Winners & Losers: Who's up, who's down

AbitibiBowater, sockeye salmon, Fidel Castro and more.

? China

Beijing’s nine-day gridlock this August, which became the biggest traffic jam in China’s history, could be a taste of things to come if city dwellers keep buying vehicles at a rate of 2,000 new cars per day. The record-setting gridlock spanned 100 kilometres and was caused by road closures and seasonal travel, but made worse by the city’s congestion problems. Drivers stuck bumper-to-bumper got out of their vehicles to wash themselves, play cards and haggle with locals for food. On one particularly jammed Sunday, cars and trucks moved just one kilometre the entire day. The mass congestion eventually cleared, but just a few days after authorities announced the crisis was over, another 10,000 trucks got stuck in a 120 km stretch between Beijing and Inner Mongolia. Not only were the trucks moving at a crawl, but with some drivers taking naps behind the wheel, getting traffic moving took even longer once roads were cleared. While construction in the area should end on Sept. 17, most of the trucks that caused the second jam were transporting coal, leading experts to suggest that more jams will follow unless the cargo can be transported by rail in the future, or if Beijing’s highway system is modified.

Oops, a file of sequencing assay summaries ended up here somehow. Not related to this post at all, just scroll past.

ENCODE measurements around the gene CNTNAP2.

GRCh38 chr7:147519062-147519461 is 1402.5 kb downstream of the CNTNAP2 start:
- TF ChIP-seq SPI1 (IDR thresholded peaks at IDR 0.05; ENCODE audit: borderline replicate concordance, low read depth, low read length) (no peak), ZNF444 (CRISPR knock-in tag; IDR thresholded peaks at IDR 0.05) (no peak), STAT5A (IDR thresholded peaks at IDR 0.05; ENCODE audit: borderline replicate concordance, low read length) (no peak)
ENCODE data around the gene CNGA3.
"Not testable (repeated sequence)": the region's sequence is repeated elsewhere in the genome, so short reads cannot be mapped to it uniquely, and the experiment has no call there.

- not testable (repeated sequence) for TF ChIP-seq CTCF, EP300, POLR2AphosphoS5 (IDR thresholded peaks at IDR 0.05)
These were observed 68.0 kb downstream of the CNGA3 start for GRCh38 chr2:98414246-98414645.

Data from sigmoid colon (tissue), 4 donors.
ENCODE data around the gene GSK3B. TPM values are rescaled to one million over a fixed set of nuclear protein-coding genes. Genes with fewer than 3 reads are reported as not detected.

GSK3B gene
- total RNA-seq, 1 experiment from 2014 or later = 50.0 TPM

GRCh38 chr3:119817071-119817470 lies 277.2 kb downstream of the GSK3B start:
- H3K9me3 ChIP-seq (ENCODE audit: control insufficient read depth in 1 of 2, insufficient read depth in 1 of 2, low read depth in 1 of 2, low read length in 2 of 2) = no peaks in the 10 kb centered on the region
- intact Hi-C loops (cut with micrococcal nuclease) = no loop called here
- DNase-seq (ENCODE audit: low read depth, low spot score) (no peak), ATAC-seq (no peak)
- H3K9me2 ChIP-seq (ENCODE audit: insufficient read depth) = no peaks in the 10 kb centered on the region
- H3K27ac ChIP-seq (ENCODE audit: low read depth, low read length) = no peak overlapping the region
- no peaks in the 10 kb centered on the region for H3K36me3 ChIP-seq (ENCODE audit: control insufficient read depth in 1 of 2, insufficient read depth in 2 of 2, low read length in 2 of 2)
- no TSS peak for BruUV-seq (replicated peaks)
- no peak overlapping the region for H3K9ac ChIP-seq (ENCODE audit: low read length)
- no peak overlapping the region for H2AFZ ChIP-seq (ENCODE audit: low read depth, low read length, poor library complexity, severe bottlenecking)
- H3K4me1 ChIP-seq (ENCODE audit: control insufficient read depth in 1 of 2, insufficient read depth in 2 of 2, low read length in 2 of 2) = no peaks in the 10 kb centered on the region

? Shia LaBeouf

The 24-year-old star has been named the actor with the most “bang for the buck” by Forbes. For every dollar that studios spend on the actor, his films deliver $81 in profit. His participation in both the Transformers and Indiana Jones franchises yielded him relatively meagre salaries: LaBeouf earned a half-million dollars for the first Transformers film, which went on to gross more than $700 million worldwide.

? First Quantum

The Vancouver-based mining company recently received a tough one-two punch from the Democratic Republic of Congo. First, the Congolese government withdrew the company’s permits at its Frontier copper mine, estimated to be valued at $249 million. It then proceeded with an audit into Quantum’s operations with allegation that the company shipped copper ore without fully declaring it.

? Nigerian nappers

In an attempt to put an end to so-called “Africa time,” hundreds of Nigerian federal employees were locked out of their buildings for tardiness on the morning of Aug. 31. Attendance was taken before the rest of the sleepy civil servants were let back in. While ministry buildings are supposed to be open from 8 a.m. to 4 p.m. every day, many workers slowly filter in after 10 and don’t stay late to make up the hours.

? Phone companies

Bell, Telus and several other phone companies will be refunding $310.8 million to some of their customers after the CRTC ruled that they overcharged their urban clients between 2002 and 2006, during which time the CRTC required them to artificially inflate prices to encourage competitors in urban areas. The refunds will range from $25 to $90, and another $421.9 million will be put toward making improvements to rural broadband Internet service.

? Egg farmers